The Honda Rebel 500 is a fairly popular cruiser that has endured since it first appeared in late 2016. It was a bold move by the Japanese giant to dive headlong into a segment traditionally dominated by the likes of Triumph and Harley-Davidson. That said, with the success of the Rebel, it appears Honda is ready to transplant the platform into a brand new scrambler model called the CL500.
Suspicions of Honda’s plans began in 2019 when the company filed patents for scrambler-style footpegs fitted on the Rebel 500’s frame. Whereas the Rebel 500 features footpegs that extend forward, the patent filing showed a setup that sits more backward and directly under the seat. This would make a scrambler easier to ride while standing on the footpegs in addition to the usual seating position.
While Honda likely encountered some engineering issues with the existing Rebel 500 chassis, it appears it has solved them sufficiently with the patent. The new footpeg design required the master cylinder to be repositioned below the swingarm pivot with a linkage attaching it to the brake lever.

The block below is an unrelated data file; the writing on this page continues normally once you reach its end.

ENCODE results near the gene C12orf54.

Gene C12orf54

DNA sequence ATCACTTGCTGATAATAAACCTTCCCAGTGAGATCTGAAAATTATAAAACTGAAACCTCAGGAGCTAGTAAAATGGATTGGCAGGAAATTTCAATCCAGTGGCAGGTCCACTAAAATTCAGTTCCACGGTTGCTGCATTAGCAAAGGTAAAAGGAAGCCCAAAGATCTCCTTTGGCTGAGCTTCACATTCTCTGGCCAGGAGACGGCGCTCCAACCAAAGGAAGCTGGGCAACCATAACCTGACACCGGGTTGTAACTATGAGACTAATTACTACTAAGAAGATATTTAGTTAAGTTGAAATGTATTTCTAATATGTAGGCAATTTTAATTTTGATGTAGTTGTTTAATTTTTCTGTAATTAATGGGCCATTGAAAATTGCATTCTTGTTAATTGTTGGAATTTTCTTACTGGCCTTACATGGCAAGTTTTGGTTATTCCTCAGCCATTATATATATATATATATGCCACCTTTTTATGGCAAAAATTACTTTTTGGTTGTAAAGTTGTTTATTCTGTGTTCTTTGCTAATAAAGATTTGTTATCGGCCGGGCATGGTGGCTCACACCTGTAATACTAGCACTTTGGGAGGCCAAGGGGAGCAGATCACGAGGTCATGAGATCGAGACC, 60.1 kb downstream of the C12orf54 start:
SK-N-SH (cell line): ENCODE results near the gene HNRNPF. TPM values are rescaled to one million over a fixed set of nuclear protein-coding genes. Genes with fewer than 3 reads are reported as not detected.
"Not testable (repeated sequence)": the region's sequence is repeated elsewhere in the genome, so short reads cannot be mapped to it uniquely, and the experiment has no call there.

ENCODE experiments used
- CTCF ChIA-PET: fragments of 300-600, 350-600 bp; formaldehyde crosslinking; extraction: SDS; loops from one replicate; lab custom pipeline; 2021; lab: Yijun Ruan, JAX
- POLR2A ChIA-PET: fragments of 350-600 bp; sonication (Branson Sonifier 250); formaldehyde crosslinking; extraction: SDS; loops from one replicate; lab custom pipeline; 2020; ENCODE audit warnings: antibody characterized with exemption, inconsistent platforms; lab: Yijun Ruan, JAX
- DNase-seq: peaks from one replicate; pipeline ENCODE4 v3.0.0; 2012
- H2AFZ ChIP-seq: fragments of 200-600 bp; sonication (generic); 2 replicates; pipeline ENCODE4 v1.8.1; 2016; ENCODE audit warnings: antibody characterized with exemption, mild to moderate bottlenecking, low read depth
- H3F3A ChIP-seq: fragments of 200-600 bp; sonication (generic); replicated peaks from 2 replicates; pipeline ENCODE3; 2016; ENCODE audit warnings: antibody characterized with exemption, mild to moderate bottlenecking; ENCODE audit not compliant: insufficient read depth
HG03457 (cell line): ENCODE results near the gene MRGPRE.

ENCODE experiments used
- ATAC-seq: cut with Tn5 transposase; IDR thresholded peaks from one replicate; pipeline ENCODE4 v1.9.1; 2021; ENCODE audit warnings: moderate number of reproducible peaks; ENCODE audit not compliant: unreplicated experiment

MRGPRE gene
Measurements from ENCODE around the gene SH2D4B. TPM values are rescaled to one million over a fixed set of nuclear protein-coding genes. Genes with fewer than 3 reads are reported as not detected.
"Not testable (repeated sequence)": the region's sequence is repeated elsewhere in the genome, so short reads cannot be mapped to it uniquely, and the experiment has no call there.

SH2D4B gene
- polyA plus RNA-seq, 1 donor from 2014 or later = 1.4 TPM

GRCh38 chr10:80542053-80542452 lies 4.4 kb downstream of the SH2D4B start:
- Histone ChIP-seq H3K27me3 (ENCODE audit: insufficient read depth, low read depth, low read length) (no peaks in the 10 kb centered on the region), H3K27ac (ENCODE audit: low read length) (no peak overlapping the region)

In illustrating this, Honda inadvertently showed us the scrambler-style footpeg design, which features a sawtooth top surface and a removable rubber insert. The brake lever gets a similar serrated top, something you would usually find in off-road-ready motorcycles.
By all indications, the CL500 scrambler will pack the same parallel twin power plant as the Rebel 500. On the latter, it makes 46 hp and 43 Nm of torque. Other notable differences include a new subframe for the CL500, one that is angled more horizontally versus the downward form seen on the Rebel. This subframe likely raises the seat height by a considerable amount, with the rear shocks possibly getting longer and the rear suspension possibly traveling farther.
There’s not much information design-wise, and the patents don’t give any indication of what Honda could be planning for the CL500. Rumors out of Japan say it’s launching this year, and a CL250 model could also be in the works, but that remains to be seen.